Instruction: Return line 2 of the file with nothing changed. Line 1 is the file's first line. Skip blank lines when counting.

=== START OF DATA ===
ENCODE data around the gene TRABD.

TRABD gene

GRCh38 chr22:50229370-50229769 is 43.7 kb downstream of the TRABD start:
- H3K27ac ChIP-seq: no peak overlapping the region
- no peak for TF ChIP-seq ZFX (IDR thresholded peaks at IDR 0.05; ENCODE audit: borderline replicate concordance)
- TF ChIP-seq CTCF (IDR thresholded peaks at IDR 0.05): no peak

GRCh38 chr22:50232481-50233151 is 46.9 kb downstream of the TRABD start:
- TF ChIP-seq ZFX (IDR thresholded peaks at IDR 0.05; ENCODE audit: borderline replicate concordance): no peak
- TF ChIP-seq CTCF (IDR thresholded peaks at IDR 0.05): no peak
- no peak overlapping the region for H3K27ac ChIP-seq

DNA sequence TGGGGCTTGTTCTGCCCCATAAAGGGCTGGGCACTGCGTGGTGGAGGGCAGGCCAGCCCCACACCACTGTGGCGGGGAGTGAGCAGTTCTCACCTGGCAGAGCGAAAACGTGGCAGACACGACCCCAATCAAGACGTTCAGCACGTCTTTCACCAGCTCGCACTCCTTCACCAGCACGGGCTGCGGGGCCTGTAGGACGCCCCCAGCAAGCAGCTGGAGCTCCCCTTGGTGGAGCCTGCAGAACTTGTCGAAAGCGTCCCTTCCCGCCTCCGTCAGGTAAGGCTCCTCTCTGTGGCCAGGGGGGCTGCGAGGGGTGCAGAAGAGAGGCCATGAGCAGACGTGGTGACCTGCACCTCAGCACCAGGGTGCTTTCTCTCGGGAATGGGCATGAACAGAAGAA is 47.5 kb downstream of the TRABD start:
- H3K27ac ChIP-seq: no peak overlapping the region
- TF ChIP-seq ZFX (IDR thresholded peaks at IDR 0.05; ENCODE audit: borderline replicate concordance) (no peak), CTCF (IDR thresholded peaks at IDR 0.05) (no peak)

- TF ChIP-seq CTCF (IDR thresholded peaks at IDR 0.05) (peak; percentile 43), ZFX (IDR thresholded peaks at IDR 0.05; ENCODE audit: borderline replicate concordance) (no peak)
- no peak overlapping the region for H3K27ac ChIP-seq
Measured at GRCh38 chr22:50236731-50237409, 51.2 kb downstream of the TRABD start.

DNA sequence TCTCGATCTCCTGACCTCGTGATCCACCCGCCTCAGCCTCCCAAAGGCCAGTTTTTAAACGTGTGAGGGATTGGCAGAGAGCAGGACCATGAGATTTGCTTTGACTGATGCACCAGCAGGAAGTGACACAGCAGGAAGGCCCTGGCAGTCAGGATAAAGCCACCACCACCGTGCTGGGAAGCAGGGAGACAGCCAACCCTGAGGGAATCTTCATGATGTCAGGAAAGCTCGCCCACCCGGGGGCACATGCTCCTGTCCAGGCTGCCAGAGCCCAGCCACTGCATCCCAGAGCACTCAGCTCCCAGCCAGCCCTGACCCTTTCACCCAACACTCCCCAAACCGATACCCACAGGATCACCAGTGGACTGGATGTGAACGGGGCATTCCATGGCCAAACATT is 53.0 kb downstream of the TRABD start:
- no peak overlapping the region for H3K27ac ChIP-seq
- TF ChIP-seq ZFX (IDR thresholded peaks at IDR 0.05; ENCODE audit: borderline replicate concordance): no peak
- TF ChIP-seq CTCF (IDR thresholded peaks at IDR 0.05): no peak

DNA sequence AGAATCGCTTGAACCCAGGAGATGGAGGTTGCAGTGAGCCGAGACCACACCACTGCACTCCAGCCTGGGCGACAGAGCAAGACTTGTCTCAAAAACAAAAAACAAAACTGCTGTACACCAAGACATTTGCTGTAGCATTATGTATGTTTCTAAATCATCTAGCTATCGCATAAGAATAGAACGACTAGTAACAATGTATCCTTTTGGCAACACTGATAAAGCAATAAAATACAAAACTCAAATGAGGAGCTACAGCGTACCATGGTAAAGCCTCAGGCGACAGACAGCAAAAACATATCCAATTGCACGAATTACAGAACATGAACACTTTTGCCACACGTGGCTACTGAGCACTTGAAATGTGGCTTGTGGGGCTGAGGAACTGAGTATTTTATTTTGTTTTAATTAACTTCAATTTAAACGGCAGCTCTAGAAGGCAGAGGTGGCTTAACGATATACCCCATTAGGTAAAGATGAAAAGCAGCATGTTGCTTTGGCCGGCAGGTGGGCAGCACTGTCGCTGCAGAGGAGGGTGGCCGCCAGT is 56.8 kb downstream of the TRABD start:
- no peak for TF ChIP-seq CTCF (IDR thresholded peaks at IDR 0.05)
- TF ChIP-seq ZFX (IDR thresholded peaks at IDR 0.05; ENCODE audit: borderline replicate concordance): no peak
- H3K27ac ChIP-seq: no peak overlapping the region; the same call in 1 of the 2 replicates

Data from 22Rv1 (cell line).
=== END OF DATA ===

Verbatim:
TRABD gene